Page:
Effective Architectural Photography: Context and Juxtaposition
Context matters. Good designs can stand on their own in many ways, but buildings and spaces inevitably interact with their surroundings. Understanding context can deepen our appreciation of the design; for example, by illuminating the designer’s intentions, or revealing how a space functions. Closely related to context is juxtaposition, in which elements are placed near one another to achieve some effect. This is typically done by using contrasts of various kinds, including styles, colors, shapes, materials, and textures.
All of this matters in photography just as it matters in person. If the photographer is sufficiently aware of them, context and juxtaposition can be powerful tools for communication. The result is a photograph that says what we want it to say about the subject.
To see this in practice, consider two photographs of One Wells Fargo Center in Charlotte. The first version is cropped to isolate the building. It’s pretty enough, but it says very little about the experience of being there:
Compare this to the full photo, which provides the missing context:
The sidewalks and pedestrians convey the scale of the tower, while the black and white buildings on each side capture something of the tunnel effect of walking down the street and coming into the presence of this massive structure. The black-and-white frame also highlights the play of colors across the building, which is a strong feature of this image. The cropped version lets us see the building, but the full version comes closer to an actual experience of the structure and the surrounding space.
Another example is this photograph of the Duke Energy Center, seen across an open space called the Green:
Many photos of this building show it in splendid isolation, or as one component of the Charlotte skyline. This one, however, provides both the context of the Green and a juxtaposition of the building against the sculpture on the right. The angularity of the tower is both highlighted and softened by the organic feel of the green space in front. The statue provides a similar contrast, adding man-made curves of steel to the natural ones of grass and trees. The setting also captures something of the scale of the building, especially if you notice the person walking in the middle ground. Color is again prominent, the blue of the building reflecting the sky, accented by the green foliage and the gray-brown steel of the sculpture. Here there is a suggestion of narrative and experience that makes for a very different image from the typical skyline shot.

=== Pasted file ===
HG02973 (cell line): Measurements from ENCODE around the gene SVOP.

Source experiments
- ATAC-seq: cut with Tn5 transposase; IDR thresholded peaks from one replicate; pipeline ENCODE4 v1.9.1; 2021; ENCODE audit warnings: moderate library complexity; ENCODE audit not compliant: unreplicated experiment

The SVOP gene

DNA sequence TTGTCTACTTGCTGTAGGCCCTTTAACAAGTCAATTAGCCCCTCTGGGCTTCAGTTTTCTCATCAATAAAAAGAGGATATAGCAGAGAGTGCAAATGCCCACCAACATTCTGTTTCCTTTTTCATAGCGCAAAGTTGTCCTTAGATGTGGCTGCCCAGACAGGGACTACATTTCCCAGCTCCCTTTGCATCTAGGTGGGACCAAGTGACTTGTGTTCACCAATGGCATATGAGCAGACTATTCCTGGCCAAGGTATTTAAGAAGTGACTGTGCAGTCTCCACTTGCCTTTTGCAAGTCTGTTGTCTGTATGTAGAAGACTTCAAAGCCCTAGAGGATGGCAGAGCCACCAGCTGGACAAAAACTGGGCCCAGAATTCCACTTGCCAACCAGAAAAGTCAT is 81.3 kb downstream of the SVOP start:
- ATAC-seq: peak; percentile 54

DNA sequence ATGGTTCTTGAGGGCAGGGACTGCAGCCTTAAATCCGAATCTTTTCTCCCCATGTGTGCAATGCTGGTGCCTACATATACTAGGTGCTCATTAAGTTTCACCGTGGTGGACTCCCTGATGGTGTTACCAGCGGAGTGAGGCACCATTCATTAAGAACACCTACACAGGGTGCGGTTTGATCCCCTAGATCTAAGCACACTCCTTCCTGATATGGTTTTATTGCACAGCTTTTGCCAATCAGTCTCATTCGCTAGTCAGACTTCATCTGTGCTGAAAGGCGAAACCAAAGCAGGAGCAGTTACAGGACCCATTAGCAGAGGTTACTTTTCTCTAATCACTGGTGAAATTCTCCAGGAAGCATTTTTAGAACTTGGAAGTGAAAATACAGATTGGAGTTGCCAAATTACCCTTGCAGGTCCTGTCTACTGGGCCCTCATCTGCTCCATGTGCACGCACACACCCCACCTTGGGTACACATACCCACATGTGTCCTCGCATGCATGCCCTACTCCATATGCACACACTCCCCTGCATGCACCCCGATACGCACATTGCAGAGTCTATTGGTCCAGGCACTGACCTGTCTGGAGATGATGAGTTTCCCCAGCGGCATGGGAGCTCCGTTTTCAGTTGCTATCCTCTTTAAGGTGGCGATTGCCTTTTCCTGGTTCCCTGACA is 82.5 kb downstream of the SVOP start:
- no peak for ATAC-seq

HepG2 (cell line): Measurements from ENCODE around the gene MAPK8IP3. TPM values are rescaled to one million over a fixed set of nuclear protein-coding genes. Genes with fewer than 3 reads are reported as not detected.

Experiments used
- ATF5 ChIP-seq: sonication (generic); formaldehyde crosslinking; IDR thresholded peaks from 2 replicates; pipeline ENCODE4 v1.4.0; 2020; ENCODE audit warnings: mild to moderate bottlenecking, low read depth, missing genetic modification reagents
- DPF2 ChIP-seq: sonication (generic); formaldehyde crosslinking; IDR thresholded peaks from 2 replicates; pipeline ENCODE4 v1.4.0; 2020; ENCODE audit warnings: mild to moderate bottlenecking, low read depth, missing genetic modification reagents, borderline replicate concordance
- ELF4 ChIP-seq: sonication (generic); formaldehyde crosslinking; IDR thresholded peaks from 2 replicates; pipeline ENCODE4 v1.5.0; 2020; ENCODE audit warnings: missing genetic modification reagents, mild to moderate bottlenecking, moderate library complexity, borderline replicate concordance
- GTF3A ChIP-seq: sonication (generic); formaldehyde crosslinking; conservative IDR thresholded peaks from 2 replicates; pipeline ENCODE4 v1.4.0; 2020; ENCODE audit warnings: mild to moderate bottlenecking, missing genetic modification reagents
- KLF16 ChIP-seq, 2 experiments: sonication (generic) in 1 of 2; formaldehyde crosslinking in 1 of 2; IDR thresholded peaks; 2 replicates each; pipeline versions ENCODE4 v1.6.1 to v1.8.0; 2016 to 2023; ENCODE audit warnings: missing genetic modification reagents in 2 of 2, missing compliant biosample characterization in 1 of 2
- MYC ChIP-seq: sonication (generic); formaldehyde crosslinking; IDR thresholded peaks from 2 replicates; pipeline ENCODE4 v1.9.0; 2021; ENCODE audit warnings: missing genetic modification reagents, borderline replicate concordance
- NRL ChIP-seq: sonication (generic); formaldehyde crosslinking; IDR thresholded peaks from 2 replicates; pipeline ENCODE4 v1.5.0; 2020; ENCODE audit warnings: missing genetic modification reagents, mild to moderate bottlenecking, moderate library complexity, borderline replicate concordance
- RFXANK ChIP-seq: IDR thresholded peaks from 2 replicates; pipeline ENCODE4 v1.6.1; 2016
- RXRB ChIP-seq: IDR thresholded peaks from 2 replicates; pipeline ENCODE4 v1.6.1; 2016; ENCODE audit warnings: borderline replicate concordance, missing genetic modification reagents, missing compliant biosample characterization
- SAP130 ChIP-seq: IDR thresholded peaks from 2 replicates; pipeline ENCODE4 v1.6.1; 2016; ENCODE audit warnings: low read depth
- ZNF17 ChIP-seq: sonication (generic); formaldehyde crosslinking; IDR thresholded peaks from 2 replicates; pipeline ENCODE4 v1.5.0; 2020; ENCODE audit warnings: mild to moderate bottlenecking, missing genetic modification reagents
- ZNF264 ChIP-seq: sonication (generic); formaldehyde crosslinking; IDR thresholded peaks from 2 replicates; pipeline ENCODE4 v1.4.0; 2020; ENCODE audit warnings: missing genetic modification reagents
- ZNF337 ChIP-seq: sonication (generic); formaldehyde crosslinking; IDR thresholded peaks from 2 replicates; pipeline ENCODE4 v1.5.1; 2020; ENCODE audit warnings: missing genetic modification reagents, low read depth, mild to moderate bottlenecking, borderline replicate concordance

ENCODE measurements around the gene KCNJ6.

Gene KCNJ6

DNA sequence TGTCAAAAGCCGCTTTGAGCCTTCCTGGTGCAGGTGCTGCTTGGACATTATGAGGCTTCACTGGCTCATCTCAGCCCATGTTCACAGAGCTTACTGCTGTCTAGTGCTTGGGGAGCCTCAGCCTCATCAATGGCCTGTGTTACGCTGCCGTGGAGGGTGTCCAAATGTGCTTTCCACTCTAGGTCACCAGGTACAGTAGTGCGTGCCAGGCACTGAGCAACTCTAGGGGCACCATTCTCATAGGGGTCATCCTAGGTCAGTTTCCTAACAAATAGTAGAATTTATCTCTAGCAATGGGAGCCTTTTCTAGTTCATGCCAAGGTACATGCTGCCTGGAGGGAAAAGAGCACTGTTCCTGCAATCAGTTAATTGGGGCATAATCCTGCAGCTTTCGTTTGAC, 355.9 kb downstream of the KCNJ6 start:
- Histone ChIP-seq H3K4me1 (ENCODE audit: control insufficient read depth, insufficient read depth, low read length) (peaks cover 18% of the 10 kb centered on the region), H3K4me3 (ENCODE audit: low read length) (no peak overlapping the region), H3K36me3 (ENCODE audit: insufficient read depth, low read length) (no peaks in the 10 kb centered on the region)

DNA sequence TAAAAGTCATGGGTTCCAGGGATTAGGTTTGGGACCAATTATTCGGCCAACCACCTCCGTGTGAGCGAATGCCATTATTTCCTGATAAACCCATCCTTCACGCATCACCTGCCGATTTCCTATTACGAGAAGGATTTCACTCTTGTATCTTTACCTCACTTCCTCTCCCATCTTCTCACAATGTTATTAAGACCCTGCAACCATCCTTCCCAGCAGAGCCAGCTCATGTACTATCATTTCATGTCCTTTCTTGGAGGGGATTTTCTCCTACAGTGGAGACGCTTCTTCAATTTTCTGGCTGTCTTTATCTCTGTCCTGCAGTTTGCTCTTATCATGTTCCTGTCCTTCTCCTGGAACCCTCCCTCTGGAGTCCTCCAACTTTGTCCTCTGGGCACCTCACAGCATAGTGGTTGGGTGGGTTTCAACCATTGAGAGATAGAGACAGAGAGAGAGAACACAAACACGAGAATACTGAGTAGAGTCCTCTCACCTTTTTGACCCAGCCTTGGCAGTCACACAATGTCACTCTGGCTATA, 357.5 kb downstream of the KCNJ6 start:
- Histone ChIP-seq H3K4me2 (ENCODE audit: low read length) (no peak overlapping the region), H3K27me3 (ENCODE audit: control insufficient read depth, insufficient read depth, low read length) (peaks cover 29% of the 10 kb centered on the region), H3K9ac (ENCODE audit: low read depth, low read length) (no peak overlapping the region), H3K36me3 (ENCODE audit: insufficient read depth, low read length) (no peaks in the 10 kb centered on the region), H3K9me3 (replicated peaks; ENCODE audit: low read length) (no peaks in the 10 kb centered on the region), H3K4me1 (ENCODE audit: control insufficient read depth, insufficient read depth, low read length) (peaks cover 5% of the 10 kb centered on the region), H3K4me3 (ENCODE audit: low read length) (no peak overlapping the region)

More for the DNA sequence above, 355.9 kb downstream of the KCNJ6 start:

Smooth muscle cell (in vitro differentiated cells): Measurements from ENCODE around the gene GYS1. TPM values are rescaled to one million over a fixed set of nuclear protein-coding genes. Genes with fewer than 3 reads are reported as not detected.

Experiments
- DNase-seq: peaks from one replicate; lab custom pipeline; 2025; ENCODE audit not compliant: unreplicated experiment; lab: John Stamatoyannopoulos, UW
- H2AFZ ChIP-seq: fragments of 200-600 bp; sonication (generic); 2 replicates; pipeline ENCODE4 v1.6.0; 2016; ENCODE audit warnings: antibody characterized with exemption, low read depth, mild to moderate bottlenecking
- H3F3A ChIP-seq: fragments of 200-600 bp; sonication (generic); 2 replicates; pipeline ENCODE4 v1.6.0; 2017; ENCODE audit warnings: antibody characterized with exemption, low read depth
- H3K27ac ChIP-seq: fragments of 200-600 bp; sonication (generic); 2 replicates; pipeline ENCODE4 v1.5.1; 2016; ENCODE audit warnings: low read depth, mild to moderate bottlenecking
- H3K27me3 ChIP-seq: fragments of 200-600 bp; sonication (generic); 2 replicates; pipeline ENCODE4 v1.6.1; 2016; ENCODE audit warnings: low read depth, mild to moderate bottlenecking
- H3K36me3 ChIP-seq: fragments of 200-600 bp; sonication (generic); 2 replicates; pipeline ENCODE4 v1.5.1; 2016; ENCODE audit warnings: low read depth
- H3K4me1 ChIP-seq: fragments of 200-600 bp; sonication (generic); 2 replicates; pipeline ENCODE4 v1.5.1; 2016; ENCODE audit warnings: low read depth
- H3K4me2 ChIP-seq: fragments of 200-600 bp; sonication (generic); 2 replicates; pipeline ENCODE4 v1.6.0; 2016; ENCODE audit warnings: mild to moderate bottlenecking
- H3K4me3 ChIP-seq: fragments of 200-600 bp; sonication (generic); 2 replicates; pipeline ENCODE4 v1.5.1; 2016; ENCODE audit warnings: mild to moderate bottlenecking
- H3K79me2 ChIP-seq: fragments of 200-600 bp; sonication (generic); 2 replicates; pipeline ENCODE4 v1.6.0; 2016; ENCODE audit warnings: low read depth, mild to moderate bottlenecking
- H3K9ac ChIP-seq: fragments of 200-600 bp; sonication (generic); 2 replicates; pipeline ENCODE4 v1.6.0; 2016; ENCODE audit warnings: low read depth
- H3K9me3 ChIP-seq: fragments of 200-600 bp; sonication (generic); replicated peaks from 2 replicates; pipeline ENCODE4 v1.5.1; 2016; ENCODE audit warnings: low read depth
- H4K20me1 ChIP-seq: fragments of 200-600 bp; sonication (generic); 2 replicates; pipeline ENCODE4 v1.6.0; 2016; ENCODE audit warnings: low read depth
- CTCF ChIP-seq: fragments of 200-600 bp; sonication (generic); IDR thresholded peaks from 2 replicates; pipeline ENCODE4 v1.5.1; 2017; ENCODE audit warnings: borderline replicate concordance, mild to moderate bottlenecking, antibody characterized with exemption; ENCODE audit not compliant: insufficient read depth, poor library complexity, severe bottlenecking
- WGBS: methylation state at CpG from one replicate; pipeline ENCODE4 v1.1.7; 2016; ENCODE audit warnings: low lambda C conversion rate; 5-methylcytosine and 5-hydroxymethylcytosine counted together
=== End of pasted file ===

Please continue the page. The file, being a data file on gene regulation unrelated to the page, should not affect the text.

Finally, speaking of narrative, here are two different treatments of Cesar Pelli’s Bank of America Corporate Center. In the first photo, the building is viewed within a segment of the skyline, among a collection of other contemporary buildings:
This context emphasizes some specific features of Pelli’s tower, including its height, the somewhat ornate crown, and the vertical lines and textures of its surface.
The next photo was taken from the opposite side of the compass:
There are still modern high-rises at each edge of the frame, but now in the foreground is St. Peter’s Episcopal Church, completed in 1895. The contrast between the red bricks of the nineteenth century and the glass-and-granite of the twentieth is evident. This in turn suggests interpretations that were not available in the first photo. Does the tower represent modern capitalism encroaching on older ideals? The financial looming over the ecclesiastical? Could it instead suggest preservation of the past, or even the coexistence of the old and the new? Or can we simply enjoy this as an example of two contrasting but appealing styles of architecture? Whatever your take, the point is that a simple change of context can provide a completely different range of ways to view the subject.
Architectural photography is a thinking game as well as a feeling one, and attention to elements like these can help us create photographs that do what we want them to in communicating design.